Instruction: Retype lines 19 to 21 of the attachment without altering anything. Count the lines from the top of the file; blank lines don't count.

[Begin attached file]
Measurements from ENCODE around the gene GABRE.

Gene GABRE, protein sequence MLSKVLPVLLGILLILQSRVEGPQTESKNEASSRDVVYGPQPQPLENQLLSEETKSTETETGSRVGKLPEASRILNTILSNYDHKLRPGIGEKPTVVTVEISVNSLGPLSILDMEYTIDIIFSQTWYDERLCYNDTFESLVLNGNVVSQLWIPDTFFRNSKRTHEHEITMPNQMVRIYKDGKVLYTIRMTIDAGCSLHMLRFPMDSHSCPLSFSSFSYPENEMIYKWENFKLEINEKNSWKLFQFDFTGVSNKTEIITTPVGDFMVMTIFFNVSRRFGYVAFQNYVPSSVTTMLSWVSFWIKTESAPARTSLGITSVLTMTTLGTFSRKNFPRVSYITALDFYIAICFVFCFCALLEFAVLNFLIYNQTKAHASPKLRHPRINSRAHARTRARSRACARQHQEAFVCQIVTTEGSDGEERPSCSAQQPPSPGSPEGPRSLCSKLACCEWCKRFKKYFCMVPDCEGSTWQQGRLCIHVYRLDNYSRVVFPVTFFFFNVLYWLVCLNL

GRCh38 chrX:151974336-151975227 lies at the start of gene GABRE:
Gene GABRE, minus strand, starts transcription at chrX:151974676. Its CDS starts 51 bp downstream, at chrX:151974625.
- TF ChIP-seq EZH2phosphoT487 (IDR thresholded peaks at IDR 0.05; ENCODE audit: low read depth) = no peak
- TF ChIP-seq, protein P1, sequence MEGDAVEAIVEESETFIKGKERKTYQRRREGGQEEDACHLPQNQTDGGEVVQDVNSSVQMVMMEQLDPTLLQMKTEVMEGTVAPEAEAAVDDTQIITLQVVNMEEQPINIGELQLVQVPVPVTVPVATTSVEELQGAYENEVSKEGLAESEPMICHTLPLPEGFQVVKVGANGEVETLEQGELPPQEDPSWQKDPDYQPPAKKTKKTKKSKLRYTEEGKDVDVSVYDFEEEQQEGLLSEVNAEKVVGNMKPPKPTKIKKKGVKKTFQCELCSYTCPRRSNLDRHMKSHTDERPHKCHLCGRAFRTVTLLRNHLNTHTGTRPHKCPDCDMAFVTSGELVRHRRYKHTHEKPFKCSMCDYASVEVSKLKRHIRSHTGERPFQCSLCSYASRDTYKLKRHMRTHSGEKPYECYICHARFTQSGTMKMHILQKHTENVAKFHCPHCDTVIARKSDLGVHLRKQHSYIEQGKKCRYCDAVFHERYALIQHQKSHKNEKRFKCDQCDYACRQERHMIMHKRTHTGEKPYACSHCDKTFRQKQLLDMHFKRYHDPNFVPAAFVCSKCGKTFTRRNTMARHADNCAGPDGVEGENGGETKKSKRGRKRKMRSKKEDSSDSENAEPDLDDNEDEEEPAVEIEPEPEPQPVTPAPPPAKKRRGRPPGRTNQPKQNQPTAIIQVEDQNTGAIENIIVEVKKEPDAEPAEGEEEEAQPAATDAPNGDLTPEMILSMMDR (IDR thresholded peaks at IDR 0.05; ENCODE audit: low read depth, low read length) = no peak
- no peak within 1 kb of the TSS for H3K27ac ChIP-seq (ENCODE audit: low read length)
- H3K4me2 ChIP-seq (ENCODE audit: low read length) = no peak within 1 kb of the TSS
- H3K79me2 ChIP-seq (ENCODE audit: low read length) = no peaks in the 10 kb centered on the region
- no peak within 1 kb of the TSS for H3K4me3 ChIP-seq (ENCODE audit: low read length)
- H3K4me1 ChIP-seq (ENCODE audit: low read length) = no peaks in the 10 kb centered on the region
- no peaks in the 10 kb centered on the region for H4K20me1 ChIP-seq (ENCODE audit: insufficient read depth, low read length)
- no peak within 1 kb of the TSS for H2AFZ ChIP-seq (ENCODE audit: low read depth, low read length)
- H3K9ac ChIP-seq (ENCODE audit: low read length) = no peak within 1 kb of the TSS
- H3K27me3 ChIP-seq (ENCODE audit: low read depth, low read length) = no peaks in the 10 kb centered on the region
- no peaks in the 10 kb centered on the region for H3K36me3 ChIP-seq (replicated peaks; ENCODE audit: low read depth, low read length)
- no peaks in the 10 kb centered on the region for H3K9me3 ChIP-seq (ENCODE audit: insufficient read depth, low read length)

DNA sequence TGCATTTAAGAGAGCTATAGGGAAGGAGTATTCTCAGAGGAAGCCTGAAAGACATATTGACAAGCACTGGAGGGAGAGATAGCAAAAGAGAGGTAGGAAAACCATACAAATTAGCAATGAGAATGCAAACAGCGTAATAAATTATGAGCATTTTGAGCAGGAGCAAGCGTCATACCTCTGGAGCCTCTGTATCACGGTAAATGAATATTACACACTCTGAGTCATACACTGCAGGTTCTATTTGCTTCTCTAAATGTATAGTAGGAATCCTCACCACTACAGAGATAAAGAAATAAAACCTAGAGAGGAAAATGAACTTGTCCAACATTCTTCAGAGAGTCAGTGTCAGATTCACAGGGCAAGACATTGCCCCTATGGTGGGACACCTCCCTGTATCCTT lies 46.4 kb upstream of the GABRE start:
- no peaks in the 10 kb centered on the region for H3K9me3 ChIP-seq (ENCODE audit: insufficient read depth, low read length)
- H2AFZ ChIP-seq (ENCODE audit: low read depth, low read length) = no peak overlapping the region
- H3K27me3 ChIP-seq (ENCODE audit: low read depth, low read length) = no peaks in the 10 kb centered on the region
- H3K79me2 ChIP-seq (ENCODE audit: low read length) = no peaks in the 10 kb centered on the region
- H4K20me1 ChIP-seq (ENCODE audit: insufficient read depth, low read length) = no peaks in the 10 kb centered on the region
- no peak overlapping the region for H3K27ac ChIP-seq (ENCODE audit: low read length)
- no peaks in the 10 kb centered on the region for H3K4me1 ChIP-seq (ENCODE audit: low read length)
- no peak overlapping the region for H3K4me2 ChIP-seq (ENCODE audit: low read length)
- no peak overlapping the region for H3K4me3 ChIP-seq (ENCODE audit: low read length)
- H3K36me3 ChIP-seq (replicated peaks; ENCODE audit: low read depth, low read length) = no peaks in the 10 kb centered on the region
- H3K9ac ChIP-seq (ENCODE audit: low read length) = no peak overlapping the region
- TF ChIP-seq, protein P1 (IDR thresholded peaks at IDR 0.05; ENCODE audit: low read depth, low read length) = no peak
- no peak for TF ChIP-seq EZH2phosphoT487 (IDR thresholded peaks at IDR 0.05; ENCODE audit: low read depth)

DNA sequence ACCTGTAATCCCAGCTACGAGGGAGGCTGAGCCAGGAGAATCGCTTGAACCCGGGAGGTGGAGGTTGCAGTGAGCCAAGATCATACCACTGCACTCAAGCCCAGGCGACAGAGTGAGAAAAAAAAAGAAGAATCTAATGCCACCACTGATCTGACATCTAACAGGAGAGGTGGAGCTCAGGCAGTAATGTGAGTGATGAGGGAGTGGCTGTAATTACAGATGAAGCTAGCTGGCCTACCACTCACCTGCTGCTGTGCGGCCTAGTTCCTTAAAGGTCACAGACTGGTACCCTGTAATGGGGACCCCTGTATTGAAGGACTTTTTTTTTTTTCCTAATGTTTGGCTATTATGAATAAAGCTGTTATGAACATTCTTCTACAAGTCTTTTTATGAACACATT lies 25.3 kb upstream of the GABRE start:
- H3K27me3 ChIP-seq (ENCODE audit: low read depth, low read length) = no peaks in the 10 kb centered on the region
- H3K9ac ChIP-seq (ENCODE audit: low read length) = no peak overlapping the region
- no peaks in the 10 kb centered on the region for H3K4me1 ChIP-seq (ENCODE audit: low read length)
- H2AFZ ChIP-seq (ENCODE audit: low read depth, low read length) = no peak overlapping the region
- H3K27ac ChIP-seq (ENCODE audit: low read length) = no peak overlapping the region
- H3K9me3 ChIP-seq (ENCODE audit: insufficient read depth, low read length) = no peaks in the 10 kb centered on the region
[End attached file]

- no peaks in the 10 kb centered on the region for H3K9me3 ChIP-seq (ENCODE audit: insufficient read depth, low read length)
- H2AFZ ChIP-seq (ENCODE audit: low read depth, low read length) = no peak overlapping the region
- H3K27me3 ChIP-seq (ENCODE audit: low read depth, low read length) = no peaks in the 10 kb centered on the region